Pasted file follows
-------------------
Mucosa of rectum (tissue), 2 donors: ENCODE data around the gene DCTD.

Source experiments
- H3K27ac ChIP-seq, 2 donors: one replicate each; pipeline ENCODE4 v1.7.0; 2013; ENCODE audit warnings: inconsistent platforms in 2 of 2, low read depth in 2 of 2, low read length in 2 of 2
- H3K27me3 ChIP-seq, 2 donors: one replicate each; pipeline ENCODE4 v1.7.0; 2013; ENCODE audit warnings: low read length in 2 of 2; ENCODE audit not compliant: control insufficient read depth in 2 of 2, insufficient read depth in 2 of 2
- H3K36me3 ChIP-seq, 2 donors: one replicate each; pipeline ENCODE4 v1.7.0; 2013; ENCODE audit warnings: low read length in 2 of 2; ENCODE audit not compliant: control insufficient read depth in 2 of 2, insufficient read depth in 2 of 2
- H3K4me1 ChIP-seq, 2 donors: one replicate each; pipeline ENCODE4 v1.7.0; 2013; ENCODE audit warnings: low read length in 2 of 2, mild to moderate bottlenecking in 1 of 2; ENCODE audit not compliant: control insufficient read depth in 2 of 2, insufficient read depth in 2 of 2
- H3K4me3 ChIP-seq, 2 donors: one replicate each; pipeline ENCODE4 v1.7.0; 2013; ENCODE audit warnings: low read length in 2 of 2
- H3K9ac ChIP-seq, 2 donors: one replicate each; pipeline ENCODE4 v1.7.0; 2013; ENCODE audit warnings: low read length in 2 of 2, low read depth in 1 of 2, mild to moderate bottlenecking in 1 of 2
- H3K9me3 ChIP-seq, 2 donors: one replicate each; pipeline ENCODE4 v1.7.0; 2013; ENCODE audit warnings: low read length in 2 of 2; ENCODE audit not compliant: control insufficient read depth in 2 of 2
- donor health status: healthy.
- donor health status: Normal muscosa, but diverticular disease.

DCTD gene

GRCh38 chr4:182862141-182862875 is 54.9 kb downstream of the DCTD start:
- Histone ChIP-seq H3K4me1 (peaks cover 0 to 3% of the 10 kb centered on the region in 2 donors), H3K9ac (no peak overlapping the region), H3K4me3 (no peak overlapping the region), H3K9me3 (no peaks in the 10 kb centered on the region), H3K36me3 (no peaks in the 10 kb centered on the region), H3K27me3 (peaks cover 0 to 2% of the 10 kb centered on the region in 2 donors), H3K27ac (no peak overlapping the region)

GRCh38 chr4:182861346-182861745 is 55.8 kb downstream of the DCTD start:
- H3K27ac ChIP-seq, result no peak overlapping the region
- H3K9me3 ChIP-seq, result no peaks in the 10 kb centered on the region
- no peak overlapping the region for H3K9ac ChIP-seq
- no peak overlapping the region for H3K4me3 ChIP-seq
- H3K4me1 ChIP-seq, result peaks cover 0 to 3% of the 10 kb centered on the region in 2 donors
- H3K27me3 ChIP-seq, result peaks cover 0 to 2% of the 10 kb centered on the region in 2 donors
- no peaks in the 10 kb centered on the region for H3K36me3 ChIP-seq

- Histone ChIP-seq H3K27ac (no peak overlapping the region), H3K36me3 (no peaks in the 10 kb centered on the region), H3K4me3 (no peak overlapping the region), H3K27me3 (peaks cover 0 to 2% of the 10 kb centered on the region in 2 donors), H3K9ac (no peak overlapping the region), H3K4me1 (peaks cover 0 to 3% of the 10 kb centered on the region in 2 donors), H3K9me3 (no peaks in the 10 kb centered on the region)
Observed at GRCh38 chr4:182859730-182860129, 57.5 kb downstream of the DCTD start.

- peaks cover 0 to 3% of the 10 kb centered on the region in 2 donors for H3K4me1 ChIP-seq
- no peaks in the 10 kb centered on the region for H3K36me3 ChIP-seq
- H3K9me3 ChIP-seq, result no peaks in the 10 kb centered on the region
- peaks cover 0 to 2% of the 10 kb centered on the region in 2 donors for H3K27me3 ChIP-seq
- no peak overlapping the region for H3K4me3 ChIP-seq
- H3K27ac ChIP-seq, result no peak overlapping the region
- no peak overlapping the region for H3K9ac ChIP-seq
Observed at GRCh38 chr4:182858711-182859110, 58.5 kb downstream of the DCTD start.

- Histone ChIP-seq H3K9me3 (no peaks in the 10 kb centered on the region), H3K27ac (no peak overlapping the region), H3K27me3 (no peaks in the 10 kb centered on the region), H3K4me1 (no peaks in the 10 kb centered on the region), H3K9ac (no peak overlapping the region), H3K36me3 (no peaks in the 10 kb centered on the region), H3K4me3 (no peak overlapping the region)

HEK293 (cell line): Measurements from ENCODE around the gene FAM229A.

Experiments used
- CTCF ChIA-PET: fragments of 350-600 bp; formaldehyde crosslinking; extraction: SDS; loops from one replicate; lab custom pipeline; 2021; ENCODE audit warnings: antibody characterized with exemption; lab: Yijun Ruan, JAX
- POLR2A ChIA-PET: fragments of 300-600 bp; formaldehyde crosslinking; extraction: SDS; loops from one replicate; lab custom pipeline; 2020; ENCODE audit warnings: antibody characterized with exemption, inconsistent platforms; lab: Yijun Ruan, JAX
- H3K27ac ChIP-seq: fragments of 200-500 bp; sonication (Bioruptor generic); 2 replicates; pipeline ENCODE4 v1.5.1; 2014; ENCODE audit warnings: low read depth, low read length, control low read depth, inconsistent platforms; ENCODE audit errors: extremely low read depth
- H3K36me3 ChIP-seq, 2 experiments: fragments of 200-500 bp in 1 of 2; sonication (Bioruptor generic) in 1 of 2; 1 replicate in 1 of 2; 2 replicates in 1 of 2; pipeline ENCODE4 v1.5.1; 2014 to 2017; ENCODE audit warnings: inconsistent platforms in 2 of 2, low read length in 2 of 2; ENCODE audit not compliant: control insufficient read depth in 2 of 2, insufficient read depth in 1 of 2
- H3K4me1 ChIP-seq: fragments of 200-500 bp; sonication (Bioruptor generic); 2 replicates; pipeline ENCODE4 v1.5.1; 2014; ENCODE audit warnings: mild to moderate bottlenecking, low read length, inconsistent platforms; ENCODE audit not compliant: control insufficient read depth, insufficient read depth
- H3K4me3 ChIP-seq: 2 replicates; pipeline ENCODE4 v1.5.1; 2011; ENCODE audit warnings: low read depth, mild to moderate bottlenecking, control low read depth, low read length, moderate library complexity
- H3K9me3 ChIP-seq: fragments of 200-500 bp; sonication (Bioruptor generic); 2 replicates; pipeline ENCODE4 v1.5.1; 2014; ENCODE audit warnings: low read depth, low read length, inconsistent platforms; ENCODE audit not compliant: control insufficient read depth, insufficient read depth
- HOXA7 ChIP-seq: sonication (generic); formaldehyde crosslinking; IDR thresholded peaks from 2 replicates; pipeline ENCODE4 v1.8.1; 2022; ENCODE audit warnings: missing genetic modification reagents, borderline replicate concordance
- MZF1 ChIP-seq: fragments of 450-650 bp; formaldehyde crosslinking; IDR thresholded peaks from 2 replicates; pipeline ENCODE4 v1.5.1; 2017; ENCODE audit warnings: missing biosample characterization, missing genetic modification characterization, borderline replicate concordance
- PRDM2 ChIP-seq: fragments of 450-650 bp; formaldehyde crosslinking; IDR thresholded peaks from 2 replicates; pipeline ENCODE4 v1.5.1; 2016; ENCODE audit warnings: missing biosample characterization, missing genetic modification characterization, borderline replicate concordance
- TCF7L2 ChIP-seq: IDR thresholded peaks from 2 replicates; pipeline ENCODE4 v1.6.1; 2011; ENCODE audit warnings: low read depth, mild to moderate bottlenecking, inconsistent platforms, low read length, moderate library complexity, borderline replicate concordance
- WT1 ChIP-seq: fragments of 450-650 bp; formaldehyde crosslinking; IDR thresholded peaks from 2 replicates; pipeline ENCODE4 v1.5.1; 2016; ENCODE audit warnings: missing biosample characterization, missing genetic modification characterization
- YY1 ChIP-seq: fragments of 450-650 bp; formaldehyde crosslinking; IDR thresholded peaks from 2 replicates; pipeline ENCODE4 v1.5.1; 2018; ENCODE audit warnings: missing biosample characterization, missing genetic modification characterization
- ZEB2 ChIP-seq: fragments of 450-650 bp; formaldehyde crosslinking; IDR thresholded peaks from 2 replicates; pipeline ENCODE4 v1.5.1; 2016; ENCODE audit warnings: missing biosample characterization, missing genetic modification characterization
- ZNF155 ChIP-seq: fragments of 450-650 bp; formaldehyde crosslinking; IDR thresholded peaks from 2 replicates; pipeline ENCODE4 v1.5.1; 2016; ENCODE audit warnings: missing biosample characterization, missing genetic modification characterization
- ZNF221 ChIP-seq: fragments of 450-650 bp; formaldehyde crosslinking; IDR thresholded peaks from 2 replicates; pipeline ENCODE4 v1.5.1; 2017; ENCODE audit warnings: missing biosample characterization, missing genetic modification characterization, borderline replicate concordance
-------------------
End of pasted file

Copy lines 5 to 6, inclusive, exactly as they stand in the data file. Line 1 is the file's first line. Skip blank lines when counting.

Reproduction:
- H3K36me3 ChIP-seq, 2 donors: one replicate each; pipeline ENCODE4 v1.7.0; 2013; ENCODE audit warnings: low read length in 2 of 2; ENCODE audit not compliant: control insufficient read depth in 2 of 2, insufficient read depth in 2 of 2
- H3K4me1 ChIP-seq, 2 donors: one replicate each; pipeline ENCODE4 v1.7.0; 2013; ENCODE audit warnings: low read length in 2 of 2, mild to moderate bottlenecking in 1 of 2; ENCODE audit not compliant: control insufficient read depth in 2 of 2, insufficient read depth in 2 of 2